The Disparate Reality and Reputation of Chinese Museums
Chinese tourists have increasingly traveled the globe in the last decade, becoming the world’s leading spender in international tourism. At the same time, more Chinese nationals have travelled domestically than ever before. In 2018, domestic tourism accounted for 5.13 trillion Chinese yuan (nearly $725 million), a 12 percent increase from 2017 data. But China is not only travelled by its citizens; in 2018, international tourists contributed $127 billion in revenue.
To match these trends, China’s investment in domestic travel and tourism has significantly grown in recent years. The museum industry is no exception. Every two days, three new museums appear in China, and older museums around the country are being renovated. Despite the domestic push for progress in this industry, China is still not recognized as a “museum country,” resulting in a large disparity between mass investment and the international reputation of Chinese museums.
The Diplomat spoke with Harel Sholovitz, a private equity fund manager, Yenching Scholar, and the former General Manager at the Israeli Chamber of Commerce in Shanghai, about his research on this disparity between local development and international reputation. Sholovitz has utilized data science to study museums in Shanghai, the face of China’s contemporary museum scene.
How would you characterize the Chinese travel and tourism industry at large?
China is a world leader in many “hard products.” This includes the world’s longest railway network, extensive air travel options, state-of-the-art accommodation, increasingly smart cities, highly advanced infrastructure, and a plethora of cultural resources, including the greatest number of UNESCO world heritage sites in the world. Despite this formidable combination of tourism magnets, many of China’s “soft products” still lag far behind from an international visitor’s perspective. While China excels in such aspects as cultural resources, safety and security and business travel, it scores exceptionally low in the fields of international openness and tourist service infrastructure.
So while there has been a leap forward in the travel and tourism industry in recent years, a great portion is driven by the rise of domestic tourism and development of local preferences. This current imbalance presents an interesting crossroad between an outward-looking or inward-working industry.
How does the Chinese museum industry measure up to international comparisons?
The international playing field is still not perceived as levelled, and the reputation of Chinese museums still has much room to grow. Chinese museums are present in this space, and frequently loan pieces to British and American museums for reasons of cultural diplomacy and improved international reputation. Despite generous state funding, high quality of collections, rich human resources, and the relative size and quality of Chinese museums, internationally prominent travelling exhibitions still very rarely originate in Chinese museums. China’s reputation in this sphere also relies on the satisfaction of museum visitors from abroad — an aspect which is still underemphasized.
How does this lack of emphasis on international visitors to Chinese museums manifest? Are museums themselves largely inaccessible to foreign audiences who may lack prior knowledge of China or Mandarin?
Inaccessibility is omnipresent and can manifest itself in different ways. For example, language barriers or lack of familiarity with cultural codes are inevitable and natural. It is more interesting how newcomers to the Chinese sphere are affected by the social embrace of technological developments. Numerous invisible walls stand between newcomers and a fully normalized experience in China, and the variety of Chinese apps which have become an integral part of daily life — shopping, reviews, payment, social media — are still considerably inaccessible because they are only offered in Mandarin. Didi, China’s most popular ride-sharing application, only recently released English-language advertisement campaigns and promotions in 2019. Such initiatives definitely have a trial-and-error component to them, which demonstrates that inaccessibility doesn’t begin or end with language skills but has many subtle layers, from marketing strategies to cultural preferences.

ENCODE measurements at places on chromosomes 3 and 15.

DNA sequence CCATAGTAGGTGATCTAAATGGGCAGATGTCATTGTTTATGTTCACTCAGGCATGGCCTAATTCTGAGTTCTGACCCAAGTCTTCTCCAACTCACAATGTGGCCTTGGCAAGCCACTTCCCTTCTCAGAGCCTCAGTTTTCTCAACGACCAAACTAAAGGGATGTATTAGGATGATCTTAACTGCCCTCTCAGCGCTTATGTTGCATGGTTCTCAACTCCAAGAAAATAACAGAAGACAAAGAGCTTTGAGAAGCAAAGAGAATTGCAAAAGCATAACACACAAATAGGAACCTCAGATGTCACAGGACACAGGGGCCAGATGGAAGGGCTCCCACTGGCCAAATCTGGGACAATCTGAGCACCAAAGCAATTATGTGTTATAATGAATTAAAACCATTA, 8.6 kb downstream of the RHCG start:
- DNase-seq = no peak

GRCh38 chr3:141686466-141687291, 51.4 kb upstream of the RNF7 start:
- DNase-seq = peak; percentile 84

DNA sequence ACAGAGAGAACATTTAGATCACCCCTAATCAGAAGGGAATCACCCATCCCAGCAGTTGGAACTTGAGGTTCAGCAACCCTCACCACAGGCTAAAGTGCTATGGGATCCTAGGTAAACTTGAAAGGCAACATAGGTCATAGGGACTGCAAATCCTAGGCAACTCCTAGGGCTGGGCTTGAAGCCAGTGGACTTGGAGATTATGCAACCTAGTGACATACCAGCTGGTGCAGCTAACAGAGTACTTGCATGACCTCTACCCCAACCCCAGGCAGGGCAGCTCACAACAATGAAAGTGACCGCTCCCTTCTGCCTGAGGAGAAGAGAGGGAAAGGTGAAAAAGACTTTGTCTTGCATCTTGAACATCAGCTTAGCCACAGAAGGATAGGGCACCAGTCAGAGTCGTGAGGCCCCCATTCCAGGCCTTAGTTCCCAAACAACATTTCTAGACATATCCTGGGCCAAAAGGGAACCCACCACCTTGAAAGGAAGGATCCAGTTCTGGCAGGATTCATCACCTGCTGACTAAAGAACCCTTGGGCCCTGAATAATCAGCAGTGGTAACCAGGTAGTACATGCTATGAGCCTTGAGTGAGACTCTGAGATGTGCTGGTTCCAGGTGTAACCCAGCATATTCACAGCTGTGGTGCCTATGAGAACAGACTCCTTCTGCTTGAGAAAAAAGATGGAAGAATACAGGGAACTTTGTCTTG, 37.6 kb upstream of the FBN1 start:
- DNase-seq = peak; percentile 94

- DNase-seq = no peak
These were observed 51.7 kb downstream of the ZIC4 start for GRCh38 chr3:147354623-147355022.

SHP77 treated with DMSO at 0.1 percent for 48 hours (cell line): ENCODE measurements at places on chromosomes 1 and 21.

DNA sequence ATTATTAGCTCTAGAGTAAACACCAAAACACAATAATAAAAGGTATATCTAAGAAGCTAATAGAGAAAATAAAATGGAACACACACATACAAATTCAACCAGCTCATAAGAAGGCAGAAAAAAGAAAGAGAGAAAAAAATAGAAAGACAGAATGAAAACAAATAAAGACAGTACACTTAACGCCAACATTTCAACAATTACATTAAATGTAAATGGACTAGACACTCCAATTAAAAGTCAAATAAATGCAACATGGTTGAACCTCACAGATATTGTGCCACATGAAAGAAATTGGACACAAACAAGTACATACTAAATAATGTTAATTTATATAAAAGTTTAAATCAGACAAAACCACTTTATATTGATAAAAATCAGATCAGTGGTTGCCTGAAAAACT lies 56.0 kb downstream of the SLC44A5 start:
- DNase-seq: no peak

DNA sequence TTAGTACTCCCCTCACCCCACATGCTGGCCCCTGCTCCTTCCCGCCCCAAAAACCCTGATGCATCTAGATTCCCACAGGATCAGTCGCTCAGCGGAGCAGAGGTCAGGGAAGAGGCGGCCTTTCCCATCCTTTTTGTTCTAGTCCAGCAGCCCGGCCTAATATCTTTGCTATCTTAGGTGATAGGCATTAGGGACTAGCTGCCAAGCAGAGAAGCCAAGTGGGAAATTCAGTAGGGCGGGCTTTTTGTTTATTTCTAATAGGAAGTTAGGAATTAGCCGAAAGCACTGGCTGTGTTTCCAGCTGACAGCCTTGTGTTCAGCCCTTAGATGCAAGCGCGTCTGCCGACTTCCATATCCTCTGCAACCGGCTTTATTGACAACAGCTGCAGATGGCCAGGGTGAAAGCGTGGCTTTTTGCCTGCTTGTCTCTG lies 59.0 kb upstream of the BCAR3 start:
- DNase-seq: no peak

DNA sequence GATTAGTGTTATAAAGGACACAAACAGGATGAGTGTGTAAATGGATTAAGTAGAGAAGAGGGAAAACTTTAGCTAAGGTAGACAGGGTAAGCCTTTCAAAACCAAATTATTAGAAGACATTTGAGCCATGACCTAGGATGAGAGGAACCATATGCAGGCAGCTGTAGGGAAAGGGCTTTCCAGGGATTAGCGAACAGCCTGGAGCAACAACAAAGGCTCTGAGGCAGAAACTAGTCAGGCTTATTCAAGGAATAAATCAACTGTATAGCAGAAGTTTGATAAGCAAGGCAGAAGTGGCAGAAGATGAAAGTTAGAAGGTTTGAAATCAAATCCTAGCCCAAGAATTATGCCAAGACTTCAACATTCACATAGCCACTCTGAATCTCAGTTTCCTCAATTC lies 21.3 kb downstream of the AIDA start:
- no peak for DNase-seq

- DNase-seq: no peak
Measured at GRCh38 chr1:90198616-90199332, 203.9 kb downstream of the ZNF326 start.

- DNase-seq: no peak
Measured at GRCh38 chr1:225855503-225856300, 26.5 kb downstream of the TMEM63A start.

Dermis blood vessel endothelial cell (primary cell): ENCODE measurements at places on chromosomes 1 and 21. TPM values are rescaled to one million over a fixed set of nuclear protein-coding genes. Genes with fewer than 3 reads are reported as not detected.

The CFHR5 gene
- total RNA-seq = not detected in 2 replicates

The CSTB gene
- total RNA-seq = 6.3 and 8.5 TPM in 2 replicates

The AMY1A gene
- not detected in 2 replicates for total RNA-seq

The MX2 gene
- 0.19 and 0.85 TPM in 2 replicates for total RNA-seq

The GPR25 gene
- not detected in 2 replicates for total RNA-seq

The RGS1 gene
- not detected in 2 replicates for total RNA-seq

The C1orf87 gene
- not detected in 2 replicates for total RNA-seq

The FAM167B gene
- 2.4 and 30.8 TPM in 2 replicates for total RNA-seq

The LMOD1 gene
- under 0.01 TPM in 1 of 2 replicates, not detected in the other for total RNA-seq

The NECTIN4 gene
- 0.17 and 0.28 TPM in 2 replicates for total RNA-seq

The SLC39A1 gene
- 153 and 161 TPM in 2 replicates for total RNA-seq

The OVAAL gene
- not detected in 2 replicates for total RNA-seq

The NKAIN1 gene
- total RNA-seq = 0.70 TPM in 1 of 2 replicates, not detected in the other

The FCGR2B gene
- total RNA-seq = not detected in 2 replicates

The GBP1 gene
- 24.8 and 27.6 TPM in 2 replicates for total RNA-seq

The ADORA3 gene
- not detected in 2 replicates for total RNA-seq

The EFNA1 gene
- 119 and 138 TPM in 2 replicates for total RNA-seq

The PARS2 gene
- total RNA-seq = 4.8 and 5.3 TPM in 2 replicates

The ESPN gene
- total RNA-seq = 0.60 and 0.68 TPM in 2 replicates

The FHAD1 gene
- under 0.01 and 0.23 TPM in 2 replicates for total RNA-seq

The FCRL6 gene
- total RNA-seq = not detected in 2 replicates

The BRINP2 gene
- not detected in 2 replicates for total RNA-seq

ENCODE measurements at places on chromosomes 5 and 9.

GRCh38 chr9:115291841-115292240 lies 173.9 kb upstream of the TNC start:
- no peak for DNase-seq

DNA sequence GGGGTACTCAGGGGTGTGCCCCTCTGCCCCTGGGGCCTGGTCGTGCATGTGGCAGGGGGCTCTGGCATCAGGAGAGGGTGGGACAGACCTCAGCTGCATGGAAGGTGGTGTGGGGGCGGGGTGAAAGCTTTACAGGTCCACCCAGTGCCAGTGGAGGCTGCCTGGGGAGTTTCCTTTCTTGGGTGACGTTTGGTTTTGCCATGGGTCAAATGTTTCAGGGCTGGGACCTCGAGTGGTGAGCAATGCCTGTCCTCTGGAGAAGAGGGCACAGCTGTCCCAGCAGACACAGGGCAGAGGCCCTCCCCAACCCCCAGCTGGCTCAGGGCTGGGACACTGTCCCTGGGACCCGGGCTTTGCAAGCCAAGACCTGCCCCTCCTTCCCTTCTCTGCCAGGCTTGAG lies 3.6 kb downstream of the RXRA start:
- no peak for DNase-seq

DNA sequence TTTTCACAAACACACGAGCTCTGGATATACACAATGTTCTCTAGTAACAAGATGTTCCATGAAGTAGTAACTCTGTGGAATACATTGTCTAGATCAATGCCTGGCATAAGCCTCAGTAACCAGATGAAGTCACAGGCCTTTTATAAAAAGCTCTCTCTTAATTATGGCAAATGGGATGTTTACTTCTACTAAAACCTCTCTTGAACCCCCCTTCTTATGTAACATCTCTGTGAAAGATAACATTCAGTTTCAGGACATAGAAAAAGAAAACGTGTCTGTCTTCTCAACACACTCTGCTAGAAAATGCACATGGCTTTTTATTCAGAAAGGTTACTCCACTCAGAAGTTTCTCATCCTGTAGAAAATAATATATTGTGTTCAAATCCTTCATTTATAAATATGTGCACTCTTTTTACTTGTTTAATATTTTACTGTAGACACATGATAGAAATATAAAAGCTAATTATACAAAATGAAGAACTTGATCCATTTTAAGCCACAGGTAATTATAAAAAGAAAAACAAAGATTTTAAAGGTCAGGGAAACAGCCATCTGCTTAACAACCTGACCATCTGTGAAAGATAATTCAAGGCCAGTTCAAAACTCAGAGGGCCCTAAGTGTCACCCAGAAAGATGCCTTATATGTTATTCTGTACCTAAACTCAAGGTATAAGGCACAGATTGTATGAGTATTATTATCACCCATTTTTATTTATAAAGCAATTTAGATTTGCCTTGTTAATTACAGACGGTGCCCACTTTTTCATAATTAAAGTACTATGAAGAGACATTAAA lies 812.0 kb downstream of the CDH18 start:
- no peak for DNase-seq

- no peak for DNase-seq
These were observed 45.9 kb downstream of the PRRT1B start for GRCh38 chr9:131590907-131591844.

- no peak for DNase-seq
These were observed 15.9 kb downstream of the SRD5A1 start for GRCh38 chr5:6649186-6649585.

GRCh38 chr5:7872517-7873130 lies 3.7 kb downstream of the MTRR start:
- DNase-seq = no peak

What are some of the challenges faced by international visitors to China?
Visitors to China are likely to be surrounded by a head-spinning collection of attractions — including museums — without quite knowing their scope and quality. International visitors often face a lack of online information, unestablished reputation and general outsider disorientation within the Chinese museum ecosystem. Challenges can include advance ticket purchases without access to platforms like WeChat or Alipay, outdated information, or even locating and getting to attractions. In 2019, Google Maps, which had previously fallen out of favor in China, even stopped offering public transport instructions in multiple cities.
What role do official sources, such as museums’ websites, play in providing information to international visitors?
Museum websites are doing poorly, with the choice to either continue to be neglected or adapt to an increasingly online audience. Surprising issues include extremely slow website loading speed, cases of “retired” websites which are no longer updated, and numerous cases of official museum websites which cannot be found through English language searches on Google. Directions and translated content were fully present in only 86 percent and 66 percent of Shanghai’s top museum websites, respectively. Promotional videos, photo galleries and exhibition reviews that may further attract and inform visitors were only fully present in about one half of all websites (55 percent for both). Finally, dedicated ticket purchase and reservation systems were only featured in 14 percent of websites.
These online issues suggest that the websites of leading museums are plagued by commonplace carelessness or conscious negligence.
Are there Chinese museums who do not fall short in this category?